Ohio Casino Control Commission Shares Third Batch Of Proposed Sports Betting Rules

OCCC shares third batch of proposed sports betting rules
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The Ohio Casino Control Commission released its third batch of proposed sports betting rules on Monday as the state inched closer to getting its market up and running.

Gov. Mike DeWine officially legalized sports betting on Dec. 22 when he signed HB 29 into law. The law states that sports betting should launch by Jan. 1 2023. “Batch 3,” as its known, focuses on sports gaming exclusion programs and Type C licenses and is open for public comment until Feb. 11.

The exclusion program involves problem gamblers who voluntarily bar themselves from gambling for a period of one to five years, or even a lifetime. Bettors who eventually want to be taken off the list must formally request to be removed, even after the requested time for exclusion has passed. And bettors who sign on for a  lifetime exclusion can request to be removed from the list after five years.

Within the proposed exclusion rules, there is a section that addresses what would happen if a bettor participating in the program was owed a cash amount from an exclusion “entity or facility.” The proposed rule states that “the individual still has the right to receive that amount from the entity or facility, even after placement on the voluntary exclusion program.”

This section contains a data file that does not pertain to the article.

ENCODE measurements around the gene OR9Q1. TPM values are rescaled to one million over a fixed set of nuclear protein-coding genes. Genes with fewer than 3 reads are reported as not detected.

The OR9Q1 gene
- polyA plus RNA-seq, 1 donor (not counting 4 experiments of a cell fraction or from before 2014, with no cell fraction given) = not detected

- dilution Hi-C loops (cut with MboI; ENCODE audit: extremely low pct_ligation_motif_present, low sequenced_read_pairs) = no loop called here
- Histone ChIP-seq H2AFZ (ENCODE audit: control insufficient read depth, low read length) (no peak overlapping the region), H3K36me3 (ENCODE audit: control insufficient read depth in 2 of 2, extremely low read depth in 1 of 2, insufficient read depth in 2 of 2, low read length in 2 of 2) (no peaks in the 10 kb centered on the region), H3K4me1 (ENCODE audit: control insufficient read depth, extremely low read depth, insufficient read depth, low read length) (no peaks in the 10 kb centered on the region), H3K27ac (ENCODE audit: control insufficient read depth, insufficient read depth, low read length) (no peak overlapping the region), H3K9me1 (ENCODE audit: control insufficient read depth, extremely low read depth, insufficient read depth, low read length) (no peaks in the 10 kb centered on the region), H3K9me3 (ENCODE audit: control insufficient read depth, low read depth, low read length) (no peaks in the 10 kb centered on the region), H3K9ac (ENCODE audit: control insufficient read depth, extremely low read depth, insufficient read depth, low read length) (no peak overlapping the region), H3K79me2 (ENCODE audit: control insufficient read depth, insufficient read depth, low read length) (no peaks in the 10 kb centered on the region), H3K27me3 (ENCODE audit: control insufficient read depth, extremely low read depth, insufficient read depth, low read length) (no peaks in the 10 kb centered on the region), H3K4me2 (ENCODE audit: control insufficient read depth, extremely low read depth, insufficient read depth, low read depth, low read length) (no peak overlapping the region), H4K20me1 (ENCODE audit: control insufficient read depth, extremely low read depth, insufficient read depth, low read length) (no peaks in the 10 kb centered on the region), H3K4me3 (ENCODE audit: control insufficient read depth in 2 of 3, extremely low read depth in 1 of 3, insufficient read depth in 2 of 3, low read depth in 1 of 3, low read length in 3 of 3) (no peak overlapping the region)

The proposed rules don’t mention what would happen should a bettor sign up to be placed on the exclusion list after placing a substantial bet that knowingly could result in a major loss. The rules don’t state whether or not the bettor would be eligible to receive a refund by voluntarily going on the list before the outcome of the bet is determined.          

Batch 3 also includes information about Type C licenses, which allow for in-person wagering at smaller venues and range from $1,000 for a host to $100,000 for a proprietor.

Batch 2 open comment deadline this week

The OCCC released the first two batches of proposed rules in previous weeks. Batch 1, released in mid-January, focused on provisional licensing and testing standards. Batch 2, which was released Jan. 24 and is open for public comment until Friday, focused on licensing for mobile and retail sports books, general wagering provisions, and equipment.

Batch 2 revealed proposed application fees for Type A and Type B licenses. Type A licenses  (online wagering) and mobile management providers have a proposed cost of $150,000. Type B (brick-and-mortar) licenses and management service providers have a proposed cost of $20,000. Licensing fees were set at $500,000 for sports organizations, $1 million for non-sports organizations, and $100,000 for Type B licenses.

The OCCC plans to share more proposed rules at the group’s next scheduled meeting on Feb. 16.

Odds and ends

  • Among the proposed rules, the OCCC will allow for various sports’ governing bodies to ask that a certain bet type or event be disallowed. The rules require the regulator to share the request with stakeholders, who have the opportunity to comment. But the rules apparently don’t require the regulator to respond to any comments. Furthermore, the rules don’t state that the governing bodies would have an opportunity to appeal any decision by the regulator not to disallow a particular bet or event.
  • The OCCC has also proposed that operators ask to have a bet type or event added “at least five days before the first requested use.” Other states do not require that much advance notice to review a new bet or event.

Photo: Shutterstock

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